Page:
In the first place comes the memory of the deceased, his posterity, the tribal heritage, the family honor whereas the sentiments of the widow are not so important; this is the Levirate Law (Dt. 25:5ff)!

In the interreligious dialogue, sometimes non-Christians evoke such an attitude (that a brother-in-law should marry the widow of his brother who did not leave progeny) to “prove” the legitimacy of polygamy, so that they would contest – or undermine – the absolute monogamy advocated by Christ!

Jesus did not revoke this “law”! He did not come to abolish.So, he did not adopt the “letter” of the “law” (if this is one), yet he maintained the spirit and the purpose, namely the sublimity of life, the necessity of its continuation in as healthy and as holy posterity, the necessity of the virtue for widows, the need to preserve, as much as possible, a tribal heritage…

But as a law that allows polygamy, be careful! This legislation is not absolute (as in some texts of the Koran and particularly in some biographies). Many conditions and caveats render this legislation relative and moderate it “If brothers live together…” “The brother (who of them?) shall take her as his wife”. This does not necessarily mean polygamy since the brother-in-law, especially if he is younger than the deceased and the only brother, could still be a bachelor.

Once again, there are people who take refuge, like children with their mothers, in the tribal practices of the Old Testament, which today is out of date almost everywhere. Let us not be deceived by the purpose of these assertions that render relative the sublimity and the unique and eternal character of the teachings of Christ, and recede to a chauvinist nomadic tribal mentality where widows were not considered! They were not consulted! They were considered rather like “machines for producing children” who would carry “the family name” (of the husband undoubtedly), the origin of the Hebrew and Arabic word “zakhar”, the male, that literarily means “the one who would be remembered, the one through whom the memory of the father and the father’s family remain”. The female is forgotten. To preserve the heritage of the tribe, the poor widow is obliged (who could have found comfort in the death of her consort who had more or less been an authoritarian and cruel!) to marry someone of his own family, a practice by which the dead are accorded power over the living, male chauvinism and the adoration of children at the expense of their own mothers…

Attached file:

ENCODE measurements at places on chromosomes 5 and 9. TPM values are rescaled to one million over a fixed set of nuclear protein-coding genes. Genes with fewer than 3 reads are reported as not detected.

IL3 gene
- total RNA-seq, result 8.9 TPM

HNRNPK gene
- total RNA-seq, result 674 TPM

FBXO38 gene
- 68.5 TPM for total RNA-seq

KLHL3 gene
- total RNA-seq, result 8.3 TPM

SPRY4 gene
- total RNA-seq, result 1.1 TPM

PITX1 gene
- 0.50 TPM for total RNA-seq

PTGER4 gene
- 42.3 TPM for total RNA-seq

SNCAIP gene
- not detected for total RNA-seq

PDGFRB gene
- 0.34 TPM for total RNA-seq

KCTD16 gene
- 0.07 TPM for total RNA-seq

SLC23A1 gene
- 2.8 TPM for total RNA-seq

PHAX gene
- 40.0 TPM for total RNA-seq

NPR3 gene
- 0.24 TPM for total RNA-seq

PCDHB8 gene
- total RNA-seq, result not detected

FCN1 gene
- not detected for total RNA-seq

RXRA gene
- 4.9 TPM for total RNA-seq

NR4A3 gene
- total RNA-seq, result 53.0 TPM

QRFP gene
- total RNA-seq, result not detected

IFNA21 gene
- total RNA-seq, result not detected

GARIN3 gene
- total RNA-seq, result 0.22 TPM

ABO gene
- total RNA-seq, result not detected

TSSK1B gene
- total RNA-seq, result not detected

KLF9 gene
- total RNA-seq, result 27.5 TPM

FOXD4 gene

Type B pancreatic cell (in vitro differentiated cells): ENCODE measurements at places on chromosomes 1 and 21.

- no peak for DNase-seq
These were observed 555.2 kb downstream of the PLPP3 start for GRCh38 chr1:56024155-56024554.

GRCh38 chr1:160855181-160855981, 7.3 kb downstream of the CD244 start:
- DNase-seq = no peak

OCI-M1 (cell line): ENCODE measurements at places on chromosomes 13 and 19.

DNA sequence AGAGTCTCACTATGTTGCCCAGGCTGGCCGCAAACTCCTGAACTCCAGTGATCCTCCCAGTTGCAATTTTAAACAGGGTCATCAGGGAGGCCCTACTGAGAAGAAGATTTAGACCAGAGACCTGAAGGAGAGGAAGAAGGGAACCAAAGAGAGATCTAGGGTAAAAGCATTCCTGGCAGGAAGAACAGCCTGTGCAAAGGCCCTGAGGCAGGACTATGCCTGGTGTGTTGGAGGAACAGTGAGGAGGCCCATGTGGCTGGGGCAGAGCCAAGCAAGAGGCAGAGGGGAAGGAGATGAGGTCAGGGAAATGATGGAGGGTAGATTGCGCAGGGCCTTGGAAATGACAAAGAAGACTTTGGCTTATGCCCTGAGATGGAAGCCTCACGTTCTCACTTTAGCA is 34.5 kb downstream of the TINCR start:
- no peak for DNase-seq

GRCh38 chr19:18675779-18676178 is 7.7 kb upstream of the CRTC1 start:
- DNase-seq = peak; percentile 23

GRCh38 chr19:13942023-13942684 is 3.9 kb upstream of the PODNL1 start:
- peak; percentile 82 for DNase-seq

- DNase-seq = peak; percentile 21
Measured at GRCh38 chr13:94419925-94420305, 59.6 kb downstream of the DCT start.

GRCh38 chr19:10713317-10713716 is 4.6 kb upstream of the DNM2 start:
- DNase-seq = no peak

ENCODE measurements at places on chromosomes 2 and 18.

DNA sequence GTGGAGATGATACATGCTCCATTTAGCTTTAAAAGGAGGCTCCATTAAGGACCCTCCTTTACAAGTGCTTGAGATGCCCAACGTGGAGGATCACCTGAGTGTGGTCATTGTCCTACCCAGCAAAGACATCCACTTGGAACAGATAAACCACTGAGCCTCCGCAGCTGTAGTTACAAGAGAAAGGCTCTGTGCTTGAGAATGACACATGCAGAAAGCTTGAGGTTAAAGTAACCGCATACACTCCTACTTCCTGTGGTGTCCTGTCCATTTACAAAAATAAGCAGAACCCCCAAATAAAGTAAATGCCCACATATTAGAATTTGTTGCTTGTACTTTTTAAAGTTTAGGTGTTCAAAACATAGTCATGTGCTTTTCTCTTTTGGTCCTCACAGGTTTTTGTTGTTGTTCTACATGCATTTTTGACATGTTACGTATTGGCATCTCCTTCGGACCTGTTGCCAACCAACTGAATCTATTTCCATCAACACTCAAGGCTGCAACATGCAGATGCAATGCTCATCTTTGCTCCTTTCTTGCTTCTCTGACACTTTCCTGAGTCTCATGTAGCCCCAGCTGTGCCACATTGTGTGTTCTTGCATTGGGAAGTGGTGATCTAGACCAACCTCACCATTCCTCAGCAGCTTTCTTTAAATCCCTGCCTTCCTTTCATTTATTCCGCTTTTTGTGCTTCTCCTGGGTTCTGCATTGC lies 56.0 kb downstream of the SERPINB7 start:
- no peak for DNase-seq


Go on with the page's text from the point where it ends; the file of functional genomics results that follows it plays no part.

In the Arab world, even Christians, still adhere to that!

So may the Lord shake us up in order to introduce us to the New Covenant, to the “civilization of love”! And may He awaken the West, so conscious of the “dignity of the woman” to the acceptance of life and the beauty of true maternity and paternity, far away from the “unions” that nature had never allowed!